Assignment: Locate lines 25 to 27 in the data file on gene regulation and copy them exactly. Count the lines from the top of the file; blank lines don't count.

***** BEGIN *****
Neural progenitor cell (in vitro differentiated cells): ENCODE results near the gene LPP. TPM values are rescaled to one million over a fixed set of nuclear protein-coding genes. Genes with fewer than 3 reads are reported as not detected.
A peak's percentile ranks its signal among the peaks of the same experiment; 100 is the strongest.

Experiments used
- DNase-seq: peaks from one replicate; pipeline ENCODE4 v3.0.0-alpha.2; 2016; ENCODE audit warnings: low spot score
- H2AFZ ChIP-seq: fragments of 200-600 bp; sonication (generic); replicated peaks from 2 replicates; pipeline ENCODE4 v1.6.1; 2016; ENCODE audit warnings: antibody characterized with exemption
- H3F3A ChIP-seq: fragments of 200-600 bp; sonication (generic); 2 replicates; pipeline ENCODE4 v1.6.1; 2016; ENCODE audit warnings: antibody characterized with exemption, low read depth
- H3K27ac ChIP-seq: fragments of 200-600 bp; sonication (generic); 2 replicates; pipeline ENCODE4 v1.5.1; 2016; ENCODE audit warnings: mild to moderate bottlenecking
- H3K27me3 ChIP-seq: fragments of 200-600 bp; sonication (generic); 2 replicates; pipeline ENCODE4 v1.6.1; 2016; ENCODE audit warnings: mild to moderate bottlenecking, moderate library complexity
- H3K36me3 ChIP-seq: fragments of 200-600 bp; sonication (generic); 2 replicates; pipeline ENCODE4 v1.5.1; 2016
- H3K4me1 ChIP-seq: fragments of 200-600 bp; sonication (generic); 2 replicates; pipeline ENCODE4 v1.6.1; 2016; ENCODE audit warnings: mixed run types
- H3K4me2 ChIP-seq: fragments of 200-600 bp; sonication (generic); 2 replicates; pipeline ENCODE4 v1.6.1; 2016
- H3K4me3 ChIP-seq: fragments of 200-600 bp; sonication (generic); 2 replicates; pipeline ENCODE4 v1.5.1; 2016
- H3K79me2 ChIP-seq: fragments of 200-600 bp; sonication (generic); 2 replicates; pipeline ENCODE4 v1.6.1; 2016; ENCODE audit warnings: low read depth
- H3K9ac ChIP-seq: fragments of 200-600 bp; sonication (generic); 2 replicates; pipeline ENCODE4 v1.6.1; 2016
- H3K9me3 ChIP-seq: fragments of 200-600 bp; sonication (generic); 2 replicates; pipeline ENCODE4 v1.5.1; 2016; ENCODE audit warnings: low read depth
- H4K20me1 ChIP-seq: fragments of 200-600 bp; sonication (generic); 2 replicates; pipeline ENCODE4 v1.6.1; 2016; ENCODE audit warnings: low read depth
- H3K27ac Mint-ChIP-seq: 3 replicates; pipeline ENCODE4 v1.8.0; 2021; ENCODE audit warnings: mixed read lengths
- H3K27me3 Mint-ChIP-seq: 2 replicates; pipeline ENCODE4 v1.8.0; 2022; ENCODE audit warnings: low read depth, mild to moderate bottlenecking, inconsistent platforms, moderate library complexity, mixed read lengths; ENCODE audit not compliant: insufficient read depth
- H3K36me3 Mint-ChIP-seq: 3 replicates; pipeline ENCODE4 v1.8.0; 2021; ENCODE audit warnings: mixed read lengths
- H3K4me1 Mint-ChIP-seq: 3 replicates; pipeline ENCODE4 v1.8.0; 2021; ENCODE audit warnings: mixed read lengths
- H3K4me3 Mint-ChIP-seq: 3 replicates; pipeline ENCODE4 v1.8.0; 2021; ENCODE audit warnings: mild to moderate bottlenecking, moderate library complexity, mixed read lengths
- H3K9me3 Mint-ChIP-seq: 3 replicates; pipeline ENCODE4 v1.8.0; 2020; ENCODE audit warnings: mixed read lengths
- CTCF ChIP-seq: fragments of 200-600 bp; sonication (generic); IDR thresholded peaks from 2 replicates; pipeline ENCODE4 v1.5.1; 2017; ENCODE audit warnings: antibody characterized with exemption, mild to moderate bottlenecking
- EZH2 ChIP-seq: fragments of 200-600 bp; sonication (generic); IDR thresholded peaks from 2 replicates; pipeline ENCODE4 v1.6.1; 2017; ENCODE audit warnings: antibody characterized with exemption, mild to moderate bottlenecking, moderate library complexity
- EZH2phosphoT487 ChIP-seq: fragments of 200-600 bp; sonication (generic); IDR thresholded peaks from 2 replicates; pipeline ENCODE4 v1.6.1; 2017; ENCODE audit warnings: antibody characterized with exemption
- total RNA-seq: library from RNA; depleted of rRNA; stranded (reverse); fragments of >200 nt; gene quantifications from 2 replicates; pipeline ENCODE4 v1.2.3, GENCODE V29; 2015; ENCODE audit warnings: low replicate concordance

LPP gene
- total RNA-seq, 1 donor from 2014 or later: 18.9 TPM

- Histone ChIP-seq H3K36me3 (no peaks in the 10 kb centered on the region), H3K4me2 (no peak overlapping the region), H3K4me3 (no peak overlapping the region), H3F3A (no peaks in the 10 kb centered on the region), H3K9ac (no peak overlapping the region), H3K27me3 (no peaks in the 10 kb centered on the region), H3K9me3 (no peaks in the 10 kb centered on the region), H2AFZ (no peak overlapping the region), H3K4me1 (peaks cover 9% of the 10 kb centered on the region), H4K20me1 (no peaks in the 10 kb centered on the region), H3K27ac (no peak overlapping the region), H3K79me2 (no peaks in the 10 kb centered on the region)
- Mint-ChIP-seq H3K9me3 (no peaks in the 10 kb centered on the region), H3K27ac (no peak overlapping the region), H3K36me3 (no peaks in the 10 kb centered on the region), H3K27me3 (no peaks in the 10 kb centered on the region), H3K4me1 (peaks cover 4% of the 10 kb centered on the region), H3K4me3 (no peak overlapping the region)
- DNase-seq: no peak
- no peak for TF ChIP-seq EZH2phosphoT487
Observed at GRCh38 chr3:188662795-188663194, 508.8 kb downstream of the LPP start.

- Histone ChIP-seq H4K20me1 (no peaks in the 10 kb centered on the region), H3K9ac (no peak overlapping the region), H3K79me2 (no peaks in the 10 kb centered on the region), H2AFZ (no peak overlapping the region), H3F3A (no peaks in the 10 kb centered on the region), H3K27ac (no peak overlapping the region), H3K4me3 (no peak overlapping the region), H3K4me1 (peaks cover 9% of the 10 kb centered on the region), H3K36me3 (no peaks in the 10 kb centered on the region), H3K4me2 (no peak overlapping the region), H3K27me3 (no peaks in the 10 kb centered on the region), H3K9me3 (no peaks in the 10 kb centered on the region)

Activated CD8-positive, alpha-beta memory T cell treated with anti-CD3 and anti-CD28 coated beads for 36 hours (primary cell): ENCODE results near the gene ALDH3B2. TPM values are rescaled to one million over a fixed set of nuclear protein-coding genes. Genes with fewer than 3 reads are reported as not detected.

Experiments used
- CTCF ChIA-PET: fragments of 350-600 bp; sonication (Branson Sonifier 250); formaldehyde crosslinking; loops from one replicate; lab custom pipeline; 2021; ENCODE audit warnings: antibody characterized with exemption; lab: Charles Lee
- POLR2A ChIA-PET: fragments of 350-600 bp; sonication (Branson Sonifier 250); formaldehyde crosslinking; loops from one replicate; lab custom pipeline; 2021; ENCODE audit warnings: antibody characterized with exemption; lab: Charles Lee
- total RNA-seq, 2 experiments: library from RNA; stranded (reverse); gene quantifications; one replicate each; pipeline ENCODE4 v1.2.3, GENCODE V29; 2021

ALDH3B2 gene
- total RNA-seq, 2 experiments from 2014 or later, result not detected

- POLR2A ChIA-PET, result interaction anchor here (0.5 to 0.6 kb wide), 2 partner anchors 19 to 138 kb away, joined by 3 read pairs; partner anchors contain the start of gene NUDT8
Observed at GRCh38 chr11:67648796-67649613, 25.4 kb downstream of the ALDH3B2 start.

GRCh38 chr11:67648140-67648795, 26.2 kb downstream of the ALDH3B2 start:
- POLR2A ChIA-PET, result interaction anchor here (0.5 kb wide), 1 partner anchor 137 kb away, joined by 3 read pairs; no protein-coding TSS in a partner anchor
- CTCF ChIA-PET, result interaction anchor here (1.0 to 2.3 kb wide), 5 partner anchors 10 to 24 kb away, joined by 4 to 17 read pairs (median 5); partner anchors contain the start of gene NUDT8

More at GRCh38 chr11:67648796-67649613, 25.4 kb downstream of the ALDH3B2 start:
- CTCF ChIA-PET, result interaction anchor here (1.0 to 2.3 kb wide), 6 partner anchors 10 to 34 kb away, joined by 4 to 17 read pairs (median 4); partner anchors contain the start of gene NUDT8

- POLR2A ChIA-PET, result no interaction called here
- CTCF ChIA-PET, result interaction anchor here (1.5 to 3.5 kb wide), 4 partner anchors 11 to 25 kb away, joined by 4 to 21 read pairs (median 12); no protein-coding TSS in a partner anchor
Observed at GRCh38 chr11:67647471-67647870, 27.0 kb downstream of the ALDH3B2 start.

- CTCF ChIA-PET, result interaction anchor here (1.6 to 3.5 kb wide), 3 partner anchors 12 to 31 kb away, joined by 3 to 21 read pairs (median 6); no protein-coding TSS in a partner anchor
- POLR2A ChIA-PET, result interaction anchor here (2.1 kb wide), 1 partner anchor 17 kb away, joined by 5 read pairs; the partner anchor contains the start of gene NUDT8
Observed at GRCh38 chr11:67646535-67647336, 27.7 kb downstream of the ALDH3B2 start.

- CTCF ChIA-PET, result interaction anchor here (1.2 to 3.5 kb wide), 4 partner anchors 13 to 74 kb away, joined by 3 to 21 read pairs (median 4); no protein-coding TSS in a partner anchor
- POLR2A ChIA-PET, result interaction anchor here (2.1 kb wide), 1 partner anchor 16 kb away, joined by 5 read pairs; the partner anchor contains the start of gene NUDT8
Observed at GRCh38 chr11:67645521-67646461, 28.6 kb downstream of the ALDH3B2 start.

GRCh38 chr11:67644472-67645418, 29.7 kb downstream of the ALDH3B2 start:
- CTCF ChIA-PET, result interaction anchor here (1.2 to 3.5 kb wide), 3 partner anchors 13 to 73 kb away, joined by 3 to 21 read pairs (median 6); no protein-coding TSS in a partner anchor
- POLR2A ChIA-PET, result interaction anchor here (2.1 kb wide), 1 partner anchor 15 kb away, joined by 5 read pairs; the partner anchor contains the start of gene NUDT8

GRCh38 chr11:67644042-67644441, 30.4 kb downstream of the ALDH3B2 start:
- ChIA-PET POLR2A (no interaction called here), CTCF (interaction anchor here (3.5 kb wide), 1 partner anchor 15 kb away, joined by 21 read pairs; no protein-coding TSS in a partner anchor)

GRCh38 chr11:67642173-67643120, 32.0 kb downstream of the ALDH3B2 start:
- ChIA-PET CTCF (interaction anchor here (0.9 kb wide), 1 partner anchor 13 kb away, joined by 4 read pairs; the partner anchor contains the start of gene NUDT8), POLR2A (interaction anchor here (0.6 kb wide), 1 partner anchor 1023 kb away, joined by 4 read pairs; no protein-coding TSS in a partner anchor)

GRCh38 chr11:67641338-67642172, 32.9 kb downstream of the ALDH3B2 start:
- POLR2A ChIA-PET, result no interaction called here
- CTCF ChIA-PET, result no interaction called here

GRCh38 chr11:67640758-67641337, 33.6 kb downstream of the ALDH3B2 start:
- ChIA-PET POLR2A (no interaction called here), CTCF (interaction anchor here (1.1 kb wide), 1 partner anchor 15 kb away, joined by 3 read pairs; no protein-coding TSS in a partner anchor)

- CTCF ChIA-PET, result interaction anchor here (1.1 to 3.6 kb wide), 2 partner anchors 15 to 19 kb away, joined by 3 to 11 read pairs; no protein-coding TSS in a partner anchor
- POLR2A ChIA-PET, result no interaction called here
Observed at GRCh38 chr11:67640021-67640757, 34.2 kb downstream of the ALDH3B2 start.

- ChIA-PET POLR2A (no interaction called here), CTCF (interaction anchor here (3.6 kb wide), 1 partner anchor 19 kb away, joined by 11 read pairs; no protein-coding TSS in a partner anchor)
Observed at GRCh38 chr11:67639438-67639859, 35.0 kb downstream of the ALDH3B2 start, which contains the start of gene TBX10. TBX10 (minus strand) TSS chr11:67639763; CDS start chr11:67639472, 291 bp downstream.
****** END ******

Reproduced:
- EZH2phosphoT487 ChIP-seq: fragments of 200-600 bp; sonication (generic); IDR thresholded peaks from 2 replicates; pipeline ENCODE4 v1.6.1; 2017; ENCODE audit warnings: antibody characterized with exemption
- total RNA-seq: library from RNA; depleted of rRNA; stranded (reverse); fragments of >200 nt; gene quantifications from 2 replicates; pipeline ENCODE4 v1.2.3, GENCODE V29; 2015; ENCODE audit warnings: low replicate concordance

LPP gene